How will this affect your future with your pets?
Dog Gone Taxi – the pet relocation and animal move services – keeps us informed with the latest news on ESA polices and Delta’s new restriction.
When a military member or one of their immediate family members claims a pet as ESA it makes them ineligible to travel internationally or to a base that doesn’t have a base physiatrist.
The notation of having an ESA goes into your permanent service record. You are telling the service that you or one or your immediate family members cannot function without this pet.
Delta Airlines Further Restricts Rules Around In-Flight Emotional Support Animals
Since the domestic airlines have banned all snub nose breeds and pit bulls, there has been a 84% increase in people claiming pets as Emotional Support Animals [ESA]. While you might think this is a great free way to get your pet to your new station, you need to realize the long term impact this has on your future.
Even more restrictions are coming down the line for those planning on bringing Emotional Support Animals or ESAs onto their next flight. This week, Atlanta-based Delta Airlines widened its policy to include two more situations in which Emotional Support Animals are banned. Starting on December 18th, the airline will no longer accept ESAs that are under four months old nor will it accept any of the animals on flights longer than eight hours.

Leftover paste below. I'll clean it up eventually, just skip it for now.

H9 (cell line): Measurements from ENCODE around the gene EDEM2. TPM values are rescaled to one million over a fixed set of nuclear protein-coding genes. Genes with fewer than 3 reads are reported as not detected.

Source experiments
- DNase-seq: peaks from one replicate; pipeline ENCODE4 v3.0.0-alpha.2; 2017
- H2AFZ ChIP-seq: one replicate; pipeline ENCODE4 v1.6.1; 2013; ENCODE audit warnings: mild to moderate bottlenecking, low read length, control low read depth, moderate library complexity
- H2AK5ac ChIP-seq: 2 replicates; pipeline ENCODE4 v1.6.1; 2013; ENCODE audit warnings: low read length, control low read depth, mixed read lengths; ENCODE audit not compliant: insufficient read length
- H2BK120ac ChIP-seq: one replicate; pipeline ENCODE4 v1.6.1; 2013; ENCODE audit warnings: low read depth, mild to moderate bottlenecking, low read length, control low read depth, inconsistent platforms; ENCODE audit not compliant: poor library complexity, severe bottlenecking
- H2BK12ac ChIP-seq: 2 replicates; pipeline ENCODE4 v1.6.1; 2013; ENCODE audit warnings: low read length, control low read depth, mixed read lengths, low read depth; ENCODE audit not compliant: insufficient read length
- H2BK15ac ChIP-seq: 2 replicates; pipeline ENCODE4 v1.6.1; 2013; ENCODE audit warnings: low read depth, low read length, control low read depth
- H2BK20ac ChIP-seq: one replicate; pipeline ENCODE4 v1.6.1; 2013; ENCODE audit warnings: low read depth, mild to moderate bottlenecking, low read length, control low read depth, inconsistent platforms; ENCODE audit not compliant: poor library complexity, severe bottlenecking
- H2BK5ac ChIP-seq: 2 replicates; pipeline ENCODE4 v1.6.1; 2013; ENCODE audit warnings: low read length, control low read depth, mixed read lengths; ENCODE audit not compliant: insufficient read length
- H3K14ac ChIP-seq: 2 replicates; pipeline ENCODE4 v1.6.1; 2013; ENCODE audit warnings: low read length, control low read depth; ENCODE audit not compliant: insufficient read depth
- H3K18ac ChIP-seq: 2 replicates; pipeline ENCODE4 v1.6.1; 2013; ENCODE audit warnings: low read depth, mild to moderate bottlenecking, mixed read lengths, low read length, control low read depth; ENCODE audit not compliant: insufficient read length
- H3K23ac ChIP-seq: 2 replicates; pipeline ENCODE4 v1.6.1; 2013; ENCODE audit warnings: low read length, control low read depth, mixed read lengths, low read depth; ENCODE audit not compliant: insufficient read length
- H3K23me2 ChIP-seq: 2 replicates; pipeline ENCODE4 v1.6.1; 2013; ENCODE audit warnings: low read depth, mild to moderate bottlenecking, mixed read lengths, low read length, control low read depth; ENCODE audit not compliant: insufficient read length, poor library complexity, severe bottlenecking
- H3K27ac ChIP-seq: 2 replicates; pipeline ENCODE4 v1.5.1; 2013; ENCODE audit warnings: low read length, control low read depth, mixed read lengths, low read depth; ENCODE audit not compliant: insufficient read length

Delta’s update to the policy comes on the heels of a widespread crackdown on permissions around ESA use across the entire airline industry this year. Early this spring, American, Delta and United all put new policies into place after passengers were spotted abusing the rules with a wide spectrum of ESAs including turkeys and peacocks. Later, the airline policies went so far as to ban specific animals such as hedgehogs and goats – apparently out of necessity.
Since this spring, the ESA policies still appear to be fluid. In June, Delta updated its policy to ban pit bulls after it highlighted an incident in which a passenger was attacked by a 50 lb dog. At the time of that policy update, the airline pointed out that ESA use had jumped 84% from 2016 to 2017.